Last weekend, after spending six days without running once, I found myself responsible for leading a group of about 50 elementary school kids in a 3K community run. Of course, I had no intention of running, but a couple of the grade threes took off at a four minute pace and I had to keep up. This run was on city streets, that although controlloed by police, there was still traffic moving...so off I went. Running faster than I have for months.
Later that day and throughout the evening the pain in my right heel that I had managed to mollify somewhat, returned with a vengeance. It was at that point that I started thinking about surrendering to the pain.
Up until this point, and on the advice of the crackerjacks, I was still running. My mileage was way down, but I was still going out and logging a few kilometers. The new, intense pain made me think differently. If you have ever had a bladder infection, or an anal fissure or a bad case of asthma or strep throat, you will understand how I felt. Something as basic and fundamental and natural as peeing or shitting or breathing or swallowing suddenly becomes so painful, that you don't want to do it. You do everything you can to avoid it. That's what walking had become.
Running wasn't a problem. I run on my forefoot. It was the stopping, the starting and everything before and after any run. Running has become so natural to me. But I was afraid of doing it.
An appointment with the physiotherapist the next day confirmed that I should not race my upcoming half ironman-distance race in early July, nor the Olympic (Standard) distance race the week later. And perhaps the Marathon planned for September was iffy.
Instead, I should focus on running for one minute, barefoot on the treadmill, or grass or sand. And build up SLOWLY from there. Also, to correct the slight issues with my form, I was given a bunch of other exercises, including toe/leg raises on stairs and lunges and modified squats. I toyed with the idea of running barefoot and naked on the treadmill, but, like naked beach volleyball, certain laws of physics do not agree well with a lack of bodily compression...nuff said.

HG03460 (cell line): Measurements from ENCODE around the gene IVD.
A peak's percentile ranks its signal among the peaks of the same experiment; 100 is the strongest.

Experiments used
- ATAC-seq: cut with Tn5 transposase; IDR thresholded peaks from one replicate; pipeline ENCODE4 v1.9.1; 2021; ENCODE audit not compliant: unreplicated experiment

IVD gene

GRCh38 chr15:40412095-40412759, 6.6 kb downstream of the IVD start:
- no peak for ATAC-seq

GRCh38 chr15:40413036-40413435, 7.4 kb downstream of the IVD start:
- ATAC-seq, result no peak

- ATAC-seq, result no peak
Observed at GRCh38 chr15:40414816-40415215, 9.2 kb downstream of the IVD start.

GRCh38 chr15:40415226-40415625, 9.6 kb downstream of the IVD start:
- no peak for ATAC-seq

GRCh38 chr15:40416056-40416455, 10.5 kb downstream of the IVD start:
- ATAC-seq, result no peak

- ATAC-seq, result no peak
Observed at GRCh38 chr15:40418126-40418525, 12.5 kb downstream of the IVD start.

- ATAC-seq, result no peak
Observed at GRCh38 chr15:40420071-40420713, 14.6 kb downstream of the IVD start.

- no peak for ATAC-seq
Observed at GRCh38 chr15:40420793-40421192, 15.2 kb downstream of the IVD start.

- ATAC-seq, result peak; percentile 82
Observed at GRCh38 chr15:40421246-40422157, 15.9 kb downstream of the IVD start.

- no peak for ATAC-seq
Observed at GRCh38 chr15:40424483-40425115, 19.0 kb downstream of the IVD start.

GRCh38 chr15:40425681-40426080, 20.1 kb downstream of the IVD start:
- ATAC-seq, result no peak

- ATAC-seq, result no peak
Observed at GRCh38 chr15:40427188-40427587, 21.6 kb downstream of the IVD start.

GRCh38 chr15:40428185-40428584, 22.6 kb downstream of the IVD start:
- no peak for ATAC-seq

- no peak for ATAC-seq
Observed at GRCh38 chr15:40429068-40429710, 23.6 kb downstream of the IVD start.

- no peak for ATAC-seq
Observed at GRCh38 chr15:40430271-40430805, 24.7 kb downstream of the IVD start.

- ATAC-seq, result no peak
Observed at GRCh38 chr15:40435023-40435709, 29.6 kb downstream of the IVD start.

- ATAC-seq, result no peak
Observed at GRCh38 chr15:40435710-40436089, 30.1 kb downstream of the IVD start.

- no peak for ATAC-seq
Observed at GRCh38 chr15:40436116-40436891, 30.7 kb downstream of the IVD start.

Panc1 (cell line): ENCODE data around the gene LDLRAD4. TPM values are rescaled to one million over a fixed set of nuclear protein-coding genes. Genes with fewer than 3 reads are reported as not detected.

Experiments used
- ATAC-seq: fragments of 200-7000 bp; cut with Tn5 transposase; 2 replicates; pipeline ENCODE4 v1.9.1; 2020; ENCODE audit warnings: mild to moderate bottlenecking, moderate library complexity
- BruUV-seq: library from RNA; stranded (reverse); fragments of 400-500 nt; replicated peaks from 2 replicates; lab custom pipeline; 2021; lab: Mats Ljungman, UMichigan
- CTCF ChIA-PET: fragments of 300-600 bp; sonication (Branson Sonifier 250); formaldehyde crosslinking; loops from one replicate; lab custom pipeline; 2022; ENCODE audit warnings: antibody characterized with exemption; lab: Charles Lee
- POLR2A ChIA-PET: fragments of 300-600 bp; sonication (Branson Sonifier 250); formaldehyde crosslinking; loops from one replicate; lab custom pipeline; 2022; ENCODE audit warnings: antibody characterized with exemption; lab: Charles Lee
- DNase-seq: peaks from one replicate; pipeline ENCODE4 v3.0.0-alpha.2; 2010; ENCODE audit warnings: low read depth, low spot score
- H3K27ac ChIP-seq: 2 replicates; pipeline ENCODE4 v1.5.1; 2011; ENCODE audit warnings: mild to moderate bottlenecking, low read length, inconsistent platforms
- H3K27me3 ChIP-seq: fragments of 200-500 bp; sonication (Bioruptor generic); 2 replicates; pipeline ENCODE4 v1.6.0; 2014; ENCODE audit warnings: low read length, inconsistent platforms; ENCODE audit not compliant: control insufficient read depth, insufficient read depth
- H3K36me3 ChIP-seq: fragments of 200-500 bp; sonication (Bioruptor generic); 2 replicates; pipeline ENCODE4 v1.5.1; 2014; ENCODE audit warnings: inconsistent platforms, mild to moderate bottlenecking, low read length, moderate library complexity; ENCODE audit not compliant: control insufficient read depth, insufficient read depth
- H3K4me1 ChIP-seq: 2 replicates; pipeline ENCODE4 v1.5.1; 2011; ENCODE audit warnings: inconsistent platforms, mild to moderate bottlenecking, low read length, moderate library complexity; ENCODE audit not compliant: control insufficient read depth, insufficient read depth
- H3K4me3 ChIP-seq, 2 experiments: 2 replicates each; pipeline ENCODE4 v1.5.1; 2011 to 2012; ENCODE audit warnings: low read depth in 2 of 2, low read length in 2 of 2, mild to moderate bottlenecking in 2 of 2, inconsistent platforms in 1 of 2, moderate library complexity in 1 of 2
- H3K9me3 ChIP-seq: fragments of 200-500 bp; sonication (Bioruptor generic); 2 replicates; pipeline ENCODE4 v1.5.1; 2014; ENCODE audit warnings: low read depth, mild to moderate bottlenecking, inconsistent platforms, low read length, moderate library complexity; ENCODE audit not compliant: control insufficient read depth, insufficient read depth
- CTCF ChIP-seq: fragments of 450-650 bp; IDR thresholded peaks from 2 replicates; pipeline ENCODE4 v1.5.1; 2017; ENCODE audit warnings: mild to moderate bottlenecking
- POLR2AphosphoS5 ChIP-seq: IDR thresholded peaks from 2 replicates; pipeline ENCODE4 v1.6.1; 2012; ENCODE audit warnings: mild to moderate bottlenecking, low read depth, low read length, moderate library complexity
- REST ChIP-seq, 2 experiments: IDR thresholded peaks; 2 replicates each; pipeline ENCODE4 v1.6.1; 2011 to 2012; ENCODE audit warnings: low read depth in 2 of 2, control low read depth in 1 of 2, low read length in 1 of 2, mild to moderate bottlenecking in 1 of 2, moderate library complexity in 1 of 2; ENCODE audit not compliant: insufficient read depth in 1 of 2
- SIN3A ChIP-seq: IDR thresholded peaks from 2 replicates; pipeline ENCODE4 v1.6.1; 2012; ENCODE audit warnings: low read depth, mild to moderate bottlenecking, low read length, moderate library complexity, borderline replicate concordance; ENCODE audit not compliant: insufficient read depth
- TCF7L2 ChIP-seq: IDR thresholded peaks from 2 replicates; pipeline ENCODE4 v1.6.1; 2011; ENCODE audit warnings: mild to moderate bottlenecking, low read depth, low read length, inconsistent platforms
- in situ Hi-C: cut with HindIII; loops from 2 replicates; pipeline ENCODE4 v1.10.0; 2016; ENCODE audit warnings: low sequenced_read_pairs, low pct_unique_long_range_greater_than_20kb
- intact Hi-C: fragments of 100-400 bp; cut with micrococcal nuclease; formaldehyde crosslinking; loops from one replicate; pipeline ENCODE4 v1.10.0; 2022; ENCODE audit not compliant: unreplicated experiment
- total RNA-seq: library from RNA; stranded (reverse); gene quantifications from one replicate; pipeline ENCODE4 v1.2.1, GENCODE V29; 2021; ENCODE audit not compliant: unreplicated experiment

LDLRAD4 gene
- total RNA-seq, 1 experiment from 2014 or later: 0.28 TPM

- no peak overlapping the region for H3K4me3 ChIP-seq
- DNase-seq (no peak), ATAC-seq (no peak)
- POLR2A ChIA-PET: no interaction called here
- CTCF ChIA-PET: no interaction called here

The idea of running barefoot is to allow the fascia in the foot/heel to gradually become re-accustomed to the stress I'm putting on them. Although my PT is not a forefoot running proponent, per se, looking at the wear pattern of my runners, she questioned why I even wear stability shoes...maybe neutral shoes or even something more minimal would be appropriate?
I haven't quite bought into that, but she helped me formalize me decision. I was preparing to be DFL, but now I was to be DNS. Contrary to a good friend's advice, I wasn't willing to just do a bit of the race and DNF. I considered his advice, but I just couldn't justify the expense of traveling to a race (and spending over $600) for a race that I knew I would not be finishing. For some who have never completed a race, I can see the courage and the merit of that. I've had a personal best in this race, I've done an Ironman, or three. There would be no honor or pride. Although I will miss the exceptional organization and goodwill of this particular race.
So it is not an overstatement to say that once I made this decision I became somewhat melancholic. I have never DNS'd before. And my whole season was evaporating right in front of me. And no, I was not really heading the conclusion of my previous blog.
But as the week progressed, I was forced to get to work by bike (my vehicle exhausted it's last cough). I also decided to swim a little and I swam a lot. I also just grabbed my bike and rode after dinner, something I don't do normally.
Then I got to thinking about this checkered flag I was waving. Sure it heralds the end of the race. But was it really a white flag (with black squares) or a black flag with white squares? A white flag means surrender, but a black flag is a symbol of anarchy! What I have been going through lately has been quite anarchistic.
I have to return to the beginning. This is a great chance to look at the fundamentals. To get stronger and maybe, hopefully, to rise above these setbacks and comeback better, faster and wiser than before.
In Hebrew, Shalom means peace, completeness, and welfare. It can also mean goodbye and hello! Similarly, Aloha, in the Hawaiian language can mean love, peace, compassion, mercy, as well as goodbye and hello.
Aloha can also mean the breath of life.
Ultimately, the goal of any triathlete might be to say Aloha to Kona at the world championship. I might still make it there one day.
For the time being though, I'm starting my engine and getting back on the right foot - if I can - and more closely heeding the recent advice of Chuckie V. and looking closely at Plan B.